When George W. Bush nominated John Ashcroft for attorney general, commentators portrayed it as the one bone that George W. Bush would throw to the religious right -- a way of shutting up the Jerry Falwells and Pat Robertsons so he could ignore them henceforth. Oops. Instead of settling for Ashcroft and moving center, Bush spent his first week in office systematically fulfilling the Christian right's To Do list -- and adopting its (often-exclusionary) rhetoric. No end is in sight. Witness:
To control the spin, presidents often choose a theme of the week on which they and their flacks hammer. Does President Bush start with the tax cut on which he ran so hard? No. On prescription drug benefits? No. On military readiness? No. Bush's theme next week will be "Faith-Based Initiatives." In fact, President Bush will announce the Office of Faith-Based Action that he proposed during the campaign (though the name may be changed). As Bush's Web site boasts, the office "in the Executive Office of the President . . . will identify and remove federal regulations that bar faith-based organizations from participating in federal programs, and encourage the 50 states to establish their own offices of Faith-Based Action."
Recall that the welfare reform-era provision "Charitable Choice" (sponsored by then-Senator Ashcroft) already permits faith-based organizations to get federal funding to provide social services. So what federal regulations will the office axe? According to Marvin Olasky -- the evangelical Christian father of the term "compassionate conservatism" and a Bush mentor -- the offending regulations are those that deter groups receiving federal funds from evangelizing to recipients. Olasky criticizes the government for denying funds to organizations that "offer spiritual as well as actual food." And he praises President Bush for establishing such an office, even though he acknowledges it will be extremely controversial.
The proposal Bush pushed his first week in office was also a plum for religious righties: his education plan. Though the papers made much of Bush's downplaying his private and religious school voucher proposal, it is right there on page two. Bush seems to think that if he says his plan is palatable to everyone, then it will be. But even though Bush doesn't call his vouchers "vouchers," the unpopular proposal remains: Give federal vouchers for private school or tutoring to parents of children in failing schools. A voucher by another name is still a voucher, and Christian conservatives -- who have long made government funding of religious school tuition a high priority -- are delighted.
That's not all. After spending the campaign hedging on abortion, Bush proved that not only will he fight abortion rights, but that his opposition is strong enough that he is willing to scuttle family planning and reproductive health in the process. On his first work day as president (the 28th anniversary of the Supreme Court decision Roe v. Wade) Bush reinstated the policy that blocks all federal money from going to international family planning organizations that provide abortions or abortion counseling with their own money. There has long been a prohibition in place on federal money going to abortions overseas. So all this policy would do is cut U.S. funding that helps experienced organizations provide condoms to couples in AIDS-plagued Africa, pre-natal nutritional information to expectant mothers in poverty-stricken parts of India, and birth control to desperate and overburdened parents in Latin America. Christian conservatives have long pushed the policy -- and they got it on day one.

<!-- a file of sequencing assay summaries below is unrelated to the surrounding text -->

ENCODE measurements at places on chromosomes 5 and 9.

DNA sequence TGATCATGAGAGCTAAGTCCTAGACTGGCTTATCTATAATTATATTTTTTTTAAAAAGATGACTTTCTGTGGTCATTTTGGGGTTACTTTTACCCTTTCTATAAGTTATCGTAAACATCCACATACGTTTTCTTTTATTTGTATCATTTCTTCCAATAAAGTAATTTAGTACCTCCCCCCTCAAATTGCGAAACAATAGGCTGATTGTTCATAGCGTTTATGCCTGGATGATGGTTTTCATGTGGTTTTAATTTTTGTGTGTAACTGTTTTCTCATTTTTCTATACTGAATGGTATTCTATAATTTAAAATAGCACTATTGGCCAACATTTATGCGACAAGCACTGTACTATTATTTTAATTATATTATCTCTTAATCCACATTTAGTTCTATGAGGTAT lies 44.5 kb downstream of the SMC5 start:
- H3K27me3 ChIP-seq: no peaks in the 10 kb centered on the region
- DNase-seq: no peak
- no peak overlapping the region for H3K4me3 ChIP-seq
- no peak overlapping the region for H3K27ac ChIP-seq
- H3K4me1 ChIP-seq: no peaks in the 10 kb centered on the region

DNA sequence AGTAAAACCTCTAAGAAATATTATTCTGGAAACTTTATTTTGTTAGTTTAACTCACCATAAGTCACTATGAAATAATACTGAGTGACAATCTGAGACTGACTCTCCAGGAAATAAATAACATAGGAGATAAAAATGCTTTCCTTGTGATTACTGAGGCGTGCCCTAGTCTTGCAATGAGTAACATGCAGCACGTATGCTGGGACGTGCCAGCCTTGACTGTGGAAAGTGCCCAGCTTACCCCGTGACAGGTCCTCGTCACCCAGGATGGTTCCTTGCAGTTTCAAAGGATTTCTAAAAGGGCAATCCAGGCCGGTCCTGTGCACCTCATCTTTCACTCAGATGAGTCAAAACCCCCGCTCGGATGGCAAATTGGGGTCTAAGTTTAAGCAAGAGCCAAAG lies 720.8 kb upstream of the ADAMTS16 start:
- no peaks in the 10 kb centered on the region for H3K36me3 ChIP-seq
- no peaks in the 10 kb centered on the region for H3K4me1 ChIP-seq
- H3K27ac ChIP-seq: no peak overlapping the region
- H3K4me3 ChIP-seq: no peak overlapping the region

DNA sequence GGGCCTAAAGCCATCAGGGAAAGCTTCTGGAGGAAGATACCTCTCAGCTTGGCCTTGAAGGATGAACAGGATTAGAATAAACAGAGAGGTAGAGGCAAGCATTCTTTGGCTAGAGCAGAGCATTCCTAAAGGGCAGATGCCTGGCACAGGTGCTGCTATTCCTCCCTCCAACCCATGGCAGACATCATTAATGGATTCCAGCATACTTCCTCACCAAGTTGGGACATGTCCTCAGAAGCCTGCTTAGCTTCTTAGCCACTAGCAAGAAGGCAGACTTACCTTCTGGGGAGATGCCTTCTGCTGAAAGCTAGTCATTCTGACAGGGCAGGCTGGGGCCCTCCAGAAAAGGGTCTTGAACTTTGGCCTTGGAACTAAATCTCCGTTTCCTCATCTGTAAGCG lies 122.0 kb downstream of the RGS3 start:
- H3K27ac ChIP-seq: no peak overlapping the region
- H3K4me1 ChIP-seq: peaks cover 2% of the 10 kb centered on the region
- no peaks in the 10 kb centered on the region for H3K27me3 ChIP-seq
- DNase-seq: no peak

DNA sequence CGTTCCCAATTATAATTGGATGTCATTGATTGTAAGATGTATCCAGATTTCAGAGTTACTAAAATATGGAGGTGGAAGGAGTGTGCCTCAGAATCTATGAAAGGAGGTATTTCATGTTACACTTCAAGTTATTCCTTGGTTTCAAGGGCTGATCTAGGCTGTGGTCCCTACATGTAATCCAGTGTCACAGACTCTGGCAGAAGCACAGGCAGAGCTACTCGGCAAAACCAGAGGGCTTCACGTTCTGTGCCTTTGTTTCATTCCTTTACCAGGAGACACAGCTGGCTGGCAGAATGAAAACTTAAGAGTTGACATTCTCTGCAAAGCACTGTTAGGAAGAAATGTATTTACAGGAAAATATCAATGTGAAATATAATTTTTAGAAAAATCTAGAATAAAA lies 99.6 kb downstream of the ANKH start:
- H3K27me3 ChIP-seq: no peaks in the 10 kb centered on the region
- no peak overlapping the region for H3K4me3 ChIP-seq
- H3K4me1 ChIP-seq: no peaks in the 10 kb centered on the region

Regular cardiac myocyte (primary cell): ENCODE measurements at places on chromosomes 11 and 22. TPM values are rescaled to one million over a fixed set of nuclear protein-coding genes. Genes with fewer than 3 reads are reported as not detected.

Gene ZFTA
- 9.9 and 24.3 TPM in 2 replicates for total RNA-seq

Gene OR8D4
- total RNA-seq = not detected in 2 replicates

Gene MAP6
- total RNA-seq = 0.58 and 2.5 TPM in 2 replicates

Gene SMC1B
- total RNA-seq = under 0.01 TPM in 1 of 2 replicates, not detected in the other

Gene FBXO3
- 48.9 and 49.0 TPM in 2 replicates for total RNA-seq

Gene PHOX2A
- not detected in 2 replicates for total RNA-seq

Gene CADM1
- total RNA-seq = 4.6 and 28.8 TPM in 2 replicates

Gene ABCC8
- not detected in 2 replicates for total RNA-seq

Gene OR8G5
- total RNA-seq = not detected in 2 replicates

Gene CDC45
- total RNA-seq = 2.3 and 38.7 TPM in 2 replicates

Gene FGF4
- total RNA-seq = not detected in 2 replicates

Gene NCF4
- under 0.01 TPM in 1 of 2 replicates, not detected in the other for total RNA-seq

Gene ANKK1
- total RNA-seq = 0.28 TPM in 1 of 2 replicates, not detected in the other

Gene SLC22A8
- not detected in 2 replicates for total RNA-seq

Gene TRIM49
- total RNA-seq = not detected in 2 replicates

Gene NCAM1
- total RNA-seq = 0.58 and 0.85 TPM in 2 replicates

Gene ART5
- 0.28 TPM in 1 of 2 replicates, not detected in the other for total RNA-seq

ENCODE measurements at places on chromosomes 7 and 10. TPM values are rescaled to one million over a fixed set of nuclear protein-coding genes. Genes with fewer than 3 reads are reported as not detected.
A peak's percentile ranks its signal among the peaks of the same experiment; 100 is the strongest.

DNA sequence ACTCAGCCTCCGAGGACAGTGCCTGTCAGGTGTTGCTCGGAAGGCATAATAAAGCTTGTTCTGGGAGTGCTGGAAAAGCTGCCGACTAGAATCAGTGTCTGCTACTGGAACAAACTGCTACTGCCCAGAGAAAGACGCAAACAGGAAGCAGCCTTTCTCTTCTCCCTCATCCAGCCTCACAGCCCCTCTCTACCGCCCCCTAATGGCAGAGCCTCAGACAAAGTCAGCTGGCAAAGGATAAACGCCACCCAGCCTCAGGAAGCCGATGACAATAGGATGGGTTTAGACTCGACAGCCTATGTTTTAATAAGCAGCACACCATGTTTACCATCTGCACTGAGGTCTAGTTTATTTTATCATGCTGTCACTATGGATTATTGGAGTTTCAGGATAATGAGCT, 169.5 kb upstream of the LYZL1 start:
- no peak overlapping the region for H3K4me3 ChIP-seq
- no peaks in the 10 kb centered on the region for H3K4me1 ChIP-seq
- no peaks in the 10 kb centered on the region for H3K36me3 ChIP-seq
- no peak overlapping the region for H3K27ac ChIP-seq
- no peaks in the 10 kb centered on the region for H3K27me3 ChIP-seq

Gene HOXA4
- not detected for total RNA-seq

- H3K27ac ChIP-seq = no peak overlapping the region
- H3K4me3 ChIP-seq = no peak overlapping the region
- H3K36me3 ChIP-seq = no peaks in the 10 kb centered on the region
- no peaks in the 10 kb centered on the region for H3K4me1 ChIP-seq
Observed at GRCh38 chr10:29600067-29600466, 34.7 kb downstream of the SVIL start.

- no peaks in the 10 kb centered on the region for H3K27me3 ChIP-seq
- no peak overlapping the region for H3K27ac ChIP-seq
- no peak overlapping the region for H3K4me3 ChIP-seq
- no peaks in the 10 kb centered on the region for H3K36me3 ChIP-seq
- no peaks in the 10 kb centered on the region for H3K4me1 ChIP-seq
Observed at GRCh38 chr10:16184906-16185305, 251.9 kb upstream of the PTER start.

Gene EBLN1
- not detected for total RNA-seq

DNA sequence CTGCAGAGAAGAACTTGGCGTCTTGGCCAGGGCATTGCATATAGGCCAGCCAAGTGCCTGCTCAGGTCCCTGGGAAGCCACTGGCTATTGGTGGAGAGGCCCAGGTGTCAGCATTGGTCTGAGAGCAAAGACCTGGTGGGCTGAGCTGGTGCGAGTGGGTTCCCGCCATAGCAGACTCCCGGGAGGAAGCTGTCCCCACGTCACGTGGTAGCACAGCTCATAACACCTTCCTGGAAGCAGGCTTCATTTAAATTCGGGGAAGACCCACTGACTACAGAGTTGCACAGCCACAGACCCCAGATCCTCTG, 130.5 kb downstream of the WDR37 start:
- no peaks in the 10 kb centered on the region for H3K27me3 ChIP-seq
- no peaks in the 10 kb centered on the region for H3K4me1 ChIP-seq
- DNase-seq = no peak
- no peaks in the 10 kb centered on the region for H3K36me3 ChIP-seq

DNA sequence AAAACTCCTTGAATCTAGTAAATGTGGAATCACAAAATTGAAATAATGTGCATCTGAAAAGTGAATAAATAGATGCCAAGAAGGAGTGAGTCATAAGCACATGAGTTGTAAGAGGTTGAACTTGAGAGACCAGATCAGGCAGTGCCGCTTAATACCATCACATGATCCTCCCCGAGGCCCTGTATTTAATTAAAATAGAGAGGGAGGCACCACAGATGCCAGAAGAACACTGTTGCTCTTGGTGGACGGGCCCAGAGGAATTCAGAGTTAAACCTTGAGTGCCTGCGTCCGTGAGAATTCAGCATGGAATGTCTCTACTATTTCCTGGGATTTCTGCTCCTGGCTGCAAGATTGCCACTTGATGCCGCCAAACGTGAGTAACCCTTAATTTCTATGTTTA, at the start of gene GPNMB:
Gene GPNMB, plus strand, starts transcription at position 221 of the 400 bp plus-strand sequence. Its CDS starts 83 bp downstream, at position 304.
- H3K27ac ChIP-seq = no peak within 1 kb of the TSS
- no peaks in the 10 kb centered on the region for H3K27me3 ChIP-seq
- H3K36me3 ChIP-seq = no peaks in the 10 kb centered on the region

On the same day President Bush blocked family planning funds, he thrilled right-wingers by sending a written statement to protesters marching in front of the Supreme Court to dispute the Roe v. Wade decision. He wrote,
We share a great goal: to work toward a day when every child is welcomed in life and protected in law. . . But the goal leads us onward: to build a culture of life, affirming that every person, at every stage and season of life, is created equal in God's image.
Further, a Bush spokesperson announced that the president would ask the Food and Drug Administration to reevaluate the safety of the abortion pill RU-486 that the FDA approved in September (and has been safe and legal in France for more than a decade). If the FDA deems it unsafe, RU-486 would be illegal again in the United States -- just the way the Christian right wants it.
Bush even catered to religious conservatives on Inauguration Day. In the midst of a platitudinous speech about unity, Bush slipped in a paragraph promising to give "Church and charity, synagogue and mosque . . . an honored place in our plans and laws (my emphasis)."
Minutes later, Rev. Kirbyjon Caldwell -- Bush's choice to give the benediction -- said, "in the name that's above all other names, Jesus the Christ. Let all who agree say amen." As non-Christians and those who didn't feel comfortable calling out their faith in a public setting (and perhaps on national television) squirmed, Christian evangelicals amened joyfully.
Also on Inauguration Day, Bush made one of his first presidential proclamations, declaring January 21, 2001 a "National Day of Prayer and Thanksgiving." He "call[ed] upon the citizens of our Nation to gather together in homes and places of worship to pray along and together and offer thanksgiving to God." The religious right has every reason to swoon over its new Pastor-in-Chief.
In a remarkable show of self-restraint, conservatives kept their mouths shut throughout the campaign as George W. Bush shunned them (for the most part) so that he could sound moderate enough to get elected. They calculated that once they got their guy in, he'd cater to their every whim. As Bush's first week has shown with horrifying clarity, they were right in both senses of the word.
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